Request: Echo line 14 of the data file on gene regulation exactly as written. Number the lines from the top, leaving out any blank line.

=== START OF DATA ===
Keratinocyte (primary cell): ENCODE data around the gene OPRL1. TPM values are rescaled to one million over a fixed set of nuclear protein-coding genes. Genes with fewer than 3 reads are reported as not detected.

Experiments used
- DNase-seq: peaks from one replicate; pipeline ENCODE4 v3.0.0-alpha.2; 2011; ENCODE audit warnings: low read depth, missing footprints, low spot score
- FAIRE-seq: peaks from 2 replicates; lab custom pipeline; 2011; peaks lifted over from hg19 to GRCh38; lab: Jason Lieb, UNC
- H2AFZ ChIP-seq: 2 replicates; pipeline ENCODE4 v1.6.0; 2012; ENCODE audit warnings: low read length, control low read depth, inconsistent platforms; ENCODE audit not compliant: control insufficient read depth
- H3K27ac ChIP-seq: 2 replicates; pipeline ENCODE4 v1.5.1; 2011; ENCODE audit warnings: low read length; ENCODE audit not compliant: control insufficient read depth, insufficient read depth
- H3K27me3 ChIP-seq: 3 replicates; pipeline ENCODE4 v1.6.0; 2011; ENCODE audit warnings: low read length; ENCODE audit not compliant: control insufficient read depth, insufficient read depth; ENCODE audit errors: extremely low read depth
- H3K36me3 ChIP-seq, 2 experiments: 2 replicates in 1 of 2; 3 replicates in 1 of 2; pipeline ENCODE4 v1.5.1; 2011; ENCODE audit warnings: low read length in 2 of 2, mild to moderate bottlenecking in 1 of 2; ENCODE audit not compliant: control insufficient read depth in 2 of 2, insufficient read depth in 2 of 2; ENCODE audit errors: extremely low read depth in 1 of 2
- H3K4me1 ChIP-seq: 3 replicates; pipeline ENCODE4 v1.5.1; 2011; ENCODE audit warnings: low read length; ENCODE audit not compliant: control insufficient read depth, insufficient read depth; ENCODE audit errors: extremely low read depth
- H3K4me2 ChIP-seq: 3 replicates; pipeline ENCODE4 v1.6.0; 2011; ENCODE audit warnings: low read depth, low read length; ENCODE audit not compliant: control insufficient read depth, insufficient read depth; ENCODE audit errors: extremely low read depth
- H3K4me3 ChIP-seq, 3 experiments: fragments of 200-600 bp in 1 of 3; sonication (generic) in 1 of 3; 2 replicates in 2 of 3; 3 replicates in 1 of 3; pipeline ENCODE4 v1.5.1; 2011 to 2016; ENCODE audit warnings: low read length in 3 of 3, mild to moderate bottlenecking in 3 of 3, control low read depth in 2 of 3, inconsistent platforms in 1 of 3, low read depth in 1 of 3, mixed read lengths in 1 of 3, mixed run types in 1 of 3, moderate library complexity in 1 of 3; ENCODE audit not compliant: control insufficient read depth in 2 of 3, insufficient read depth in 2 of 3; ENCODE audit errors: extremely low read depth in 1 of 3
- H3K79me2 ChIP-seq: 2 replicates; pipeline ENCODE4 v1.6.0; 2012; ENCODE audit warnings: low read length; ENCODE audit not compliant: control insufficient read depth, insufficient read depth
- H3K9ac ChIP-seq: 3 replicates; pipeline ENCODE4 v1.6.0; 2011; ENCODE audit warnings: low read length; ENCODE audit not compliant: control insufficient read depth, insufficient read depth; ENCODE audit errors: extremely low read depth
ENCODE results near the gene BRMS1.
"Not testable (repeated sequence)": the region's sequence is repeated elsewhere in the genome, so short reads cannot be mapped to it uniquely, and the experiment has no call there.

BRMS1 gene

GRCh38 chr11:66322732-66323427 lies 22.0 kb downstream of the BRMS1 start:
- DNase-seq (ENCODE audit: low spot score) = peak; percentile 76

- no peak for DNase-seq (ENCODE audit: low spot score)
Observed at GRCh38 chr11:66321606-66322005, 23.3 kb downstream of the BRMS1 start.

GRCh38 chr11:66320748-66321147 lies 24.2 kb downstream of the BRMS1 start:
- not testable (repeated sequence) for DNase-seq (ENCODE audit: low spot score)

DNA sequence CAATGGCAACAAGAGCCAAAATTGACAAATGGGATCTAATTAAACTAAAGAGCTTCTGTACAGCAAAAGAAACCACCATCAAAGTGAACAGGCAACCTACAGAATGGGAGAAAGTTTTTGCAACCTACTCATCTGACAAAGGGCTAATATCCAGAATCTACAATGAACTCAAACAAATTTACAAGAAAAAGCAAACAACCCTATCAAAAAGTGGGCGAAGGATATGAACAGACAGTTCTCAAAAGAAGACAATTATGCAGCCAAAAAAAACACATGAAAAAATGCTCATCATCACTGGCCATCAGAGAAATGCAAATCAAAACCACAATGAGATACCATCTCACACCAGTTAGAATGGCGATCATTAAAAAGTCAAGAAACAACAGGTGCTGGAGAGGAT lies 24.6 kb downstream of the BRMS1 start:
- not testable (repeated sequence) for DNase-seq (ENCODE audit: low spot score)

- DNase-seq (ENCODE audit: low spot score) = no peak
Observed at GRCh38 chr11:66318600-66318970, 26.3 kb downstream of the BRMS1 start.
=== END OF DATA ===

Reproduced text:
ENCODE results near the gene BRMS1.